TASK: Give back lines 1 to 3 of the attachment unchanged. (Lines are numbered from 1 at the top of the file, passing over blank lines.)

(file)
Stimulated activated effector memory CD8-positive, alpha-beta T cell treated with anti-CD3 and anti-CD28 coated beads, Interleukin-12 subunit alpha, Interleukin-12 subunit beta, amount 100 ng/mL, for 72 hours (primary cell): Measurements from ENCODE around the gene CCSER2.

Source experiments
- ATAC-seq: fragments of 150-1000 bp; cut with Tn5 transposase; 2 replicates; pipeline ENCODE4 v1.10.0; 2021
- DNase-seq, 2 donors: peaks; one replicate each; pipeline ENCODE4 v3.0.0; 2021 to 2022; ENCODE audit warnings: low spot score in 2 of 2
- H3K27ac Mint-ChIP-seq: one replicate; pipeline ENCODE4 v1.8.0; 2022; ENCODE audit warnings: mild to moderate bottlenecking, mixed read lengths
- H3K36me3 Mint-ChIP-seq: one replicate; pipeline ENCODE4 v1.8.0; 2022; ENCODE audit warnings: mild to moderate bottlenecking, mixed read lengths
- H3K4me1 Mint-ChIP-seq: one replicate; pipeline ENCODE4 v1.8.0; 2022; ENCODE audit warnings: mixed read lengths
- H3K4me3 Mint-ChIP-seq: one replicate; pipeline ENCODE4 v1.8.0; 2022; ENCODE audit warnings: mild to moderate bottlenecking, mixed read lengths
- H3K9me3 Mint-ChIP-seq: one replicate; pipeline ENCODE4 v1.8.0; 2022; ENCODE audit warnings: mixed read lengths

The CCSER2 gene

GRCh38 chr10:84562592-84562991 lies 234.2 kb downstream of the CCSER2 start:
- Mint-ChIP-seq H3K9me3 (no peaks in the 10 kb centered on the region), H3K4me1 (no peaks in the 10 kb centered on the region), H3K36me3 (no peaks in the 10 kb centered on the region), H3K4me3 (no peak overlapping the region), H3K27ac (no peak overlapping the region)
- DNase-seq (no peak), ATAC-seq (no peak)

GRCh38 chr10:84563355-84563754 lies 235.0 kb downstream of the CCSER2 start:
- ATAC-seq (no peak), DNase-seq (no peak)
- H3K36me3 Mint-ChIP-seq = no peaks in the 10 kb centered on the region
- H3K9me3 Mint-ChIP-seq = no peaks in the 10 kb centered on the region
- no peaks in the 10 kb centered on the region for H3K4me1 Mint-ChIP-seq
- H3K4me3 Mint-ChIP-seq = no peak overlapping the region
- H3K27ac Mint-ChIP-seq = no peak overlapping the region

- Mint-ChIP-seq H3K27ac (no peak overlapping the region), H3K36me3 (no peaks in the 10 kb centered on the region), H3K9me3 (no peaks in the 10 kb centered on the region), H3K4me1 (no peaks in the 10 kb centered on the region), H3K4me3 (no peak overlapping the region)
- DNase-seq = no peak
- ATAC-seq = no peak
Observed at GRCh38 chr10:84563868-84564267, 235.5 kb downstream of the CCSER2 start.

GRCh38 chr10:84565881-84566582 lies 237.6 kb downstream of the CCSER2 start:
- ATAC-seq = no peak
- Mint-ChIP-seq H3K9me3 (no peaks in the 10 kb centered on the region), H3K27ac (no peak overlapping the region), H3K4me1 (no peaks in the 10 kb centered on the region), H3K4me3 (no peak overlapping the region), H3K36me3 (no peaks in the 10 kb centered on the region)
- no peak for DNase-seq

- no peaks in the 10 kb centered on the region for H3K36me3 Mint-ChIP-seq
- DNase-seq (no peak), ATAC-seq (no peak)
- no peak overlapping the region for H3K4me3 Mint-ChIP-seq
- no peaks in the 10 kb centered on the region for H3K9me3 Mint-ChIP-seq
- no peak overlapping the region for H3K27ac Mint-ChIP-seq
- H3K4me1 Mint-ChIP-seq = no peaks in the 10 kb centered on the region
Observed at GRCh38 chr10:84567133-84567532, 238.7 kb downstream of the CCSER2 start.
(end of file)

Stimulated activated effector memory CD8-positive, alpha-beta T cell treated with anti-CD3 and anti-CD28 coated beads, Interleukin-12 subunit alpha, Interleukin-12 subunit beta, amount 100 ng/mL, for 72 hours (primary cell): Measurements from ENCODE around the gene CCSER2.

Source experiments
- ATAC-seq: fragments of 150-1000 bp; cut with Tn5 transposase; 2 replicates; pipeline ENCODE4 v1.10.0; 2021